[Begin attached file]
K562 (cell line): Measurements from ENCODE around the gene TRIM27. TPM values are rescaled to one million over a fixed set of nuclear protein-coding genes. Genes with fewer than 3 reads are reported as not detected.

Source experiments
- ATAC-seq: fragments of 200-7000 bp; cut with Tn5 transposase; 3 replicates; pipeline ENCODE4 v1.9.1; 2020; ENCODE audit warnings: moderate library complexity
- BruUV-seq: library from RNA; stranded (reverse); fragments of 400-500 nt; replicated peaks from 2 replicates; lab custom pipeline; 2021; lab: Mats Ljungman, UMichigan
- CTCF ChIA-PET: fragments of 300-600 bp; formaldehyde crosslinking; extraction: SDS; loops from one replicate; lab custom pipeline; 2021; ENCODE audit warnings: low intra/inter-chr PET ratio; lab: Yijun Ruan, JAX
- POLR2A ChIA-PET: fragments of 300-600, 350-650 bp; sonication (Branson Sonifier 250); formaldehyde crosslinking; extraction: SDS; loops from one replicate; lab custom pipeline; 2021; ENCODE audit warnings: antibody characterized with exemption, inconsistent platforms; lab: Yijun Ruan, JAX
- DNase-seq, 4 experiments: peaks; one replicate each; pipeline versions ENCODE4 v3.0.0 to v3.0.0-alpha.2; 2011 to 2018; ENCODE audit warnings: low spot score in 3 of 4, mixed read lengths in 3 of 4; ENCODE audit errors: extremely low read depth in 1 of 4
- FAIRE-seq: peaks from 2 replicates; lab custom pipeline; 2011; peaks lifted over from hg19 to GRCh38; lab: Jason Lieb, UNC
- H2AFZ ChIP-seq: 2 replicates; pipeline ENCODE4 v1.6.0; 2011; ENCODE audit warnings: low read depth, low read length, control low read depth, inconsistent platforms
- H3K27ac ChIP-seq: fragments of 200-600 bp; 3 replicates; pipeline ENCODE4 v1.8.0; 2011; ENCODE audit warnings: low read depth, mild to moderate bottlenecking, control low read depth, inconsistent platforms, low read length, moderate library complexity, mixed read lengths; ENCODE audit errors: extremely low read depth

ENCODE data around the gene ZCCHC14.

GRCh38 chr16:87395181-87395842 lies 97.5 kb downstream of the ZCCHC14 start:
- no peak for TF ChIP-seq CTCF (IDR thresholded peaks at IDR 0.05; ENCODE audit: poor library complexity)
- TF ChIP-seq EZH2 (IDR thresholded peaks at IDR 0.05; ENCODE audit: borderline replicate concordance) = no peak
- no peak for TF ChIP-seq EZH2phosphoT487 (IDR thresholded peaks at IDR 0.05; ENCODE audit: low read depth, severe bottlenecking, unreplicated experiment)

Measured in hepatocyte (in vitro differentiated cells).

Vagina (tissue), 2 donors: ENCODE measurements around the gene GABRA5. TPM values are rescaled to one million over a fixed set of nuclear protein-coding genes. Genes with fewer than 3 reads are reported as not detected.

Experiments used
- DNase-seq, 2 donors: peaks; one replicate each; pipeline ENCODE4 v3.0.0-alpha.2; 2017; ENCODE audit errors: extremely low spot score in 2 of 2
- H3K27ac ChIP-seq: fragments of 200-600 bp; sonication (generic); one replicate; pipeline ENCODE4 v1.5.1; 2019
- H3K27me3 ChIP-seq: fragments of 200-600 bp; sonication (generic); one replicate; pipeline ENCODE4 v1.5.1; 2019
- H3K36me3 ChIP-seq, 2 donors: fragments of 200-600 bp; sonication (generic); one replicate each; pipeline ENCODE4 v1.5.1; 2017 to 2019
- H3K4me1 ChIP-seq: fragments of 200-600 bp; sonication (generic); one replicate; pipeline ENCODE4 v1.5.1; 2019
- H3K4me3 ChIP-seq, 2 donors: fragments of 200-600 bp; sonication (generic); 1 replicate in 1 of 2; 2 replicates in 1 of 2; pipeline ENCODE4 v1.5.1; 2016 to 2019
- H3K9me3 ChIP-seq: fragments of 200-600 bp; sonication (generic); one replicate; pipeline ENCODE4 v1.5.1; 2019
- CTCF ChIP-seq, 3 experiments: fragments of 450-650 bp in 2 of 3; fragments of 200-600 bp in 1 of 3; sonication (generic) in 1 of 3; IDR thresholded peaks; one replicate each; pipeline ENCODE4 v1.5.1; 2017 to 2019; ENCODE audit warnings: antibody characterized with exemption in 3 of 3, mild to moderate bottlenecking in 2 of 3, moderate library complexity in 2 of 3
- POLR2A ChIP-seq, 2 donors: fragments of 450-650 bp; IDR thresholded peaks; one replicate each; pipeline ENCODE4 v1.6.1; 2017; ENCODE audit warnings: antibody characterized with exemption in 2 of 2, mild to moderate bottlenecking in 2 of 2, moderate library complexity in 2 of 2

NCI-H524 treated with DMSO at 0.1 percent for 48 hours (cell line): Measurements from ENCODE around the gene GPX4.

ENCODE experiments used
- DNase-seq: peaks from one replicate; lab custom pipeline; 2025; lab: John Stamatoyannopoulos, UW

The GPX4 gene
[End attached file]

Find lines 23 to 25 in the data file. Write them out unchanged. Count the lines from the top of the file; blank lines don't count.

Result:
- H3K4me1 ChIP-seq: fragments of 200-600 bp; sonication (generic); one replicate; pipeline ENCODE4 v1.5.1; 2019
- H3K4me3 ChIP-seq, 2 donors: fragments of 200-600 bp; sonication (generic); 1 replicate in 1 of 2; 2 replicates in 1 of 2; pipeline ENCODE4 v1.5.1; 2016 to 2019
- H3K9me3 ChIP-seq: fragments of 200-600 bp; sonication (generic); one replicate; pipeline ENCODE4 v1.5.1; 2019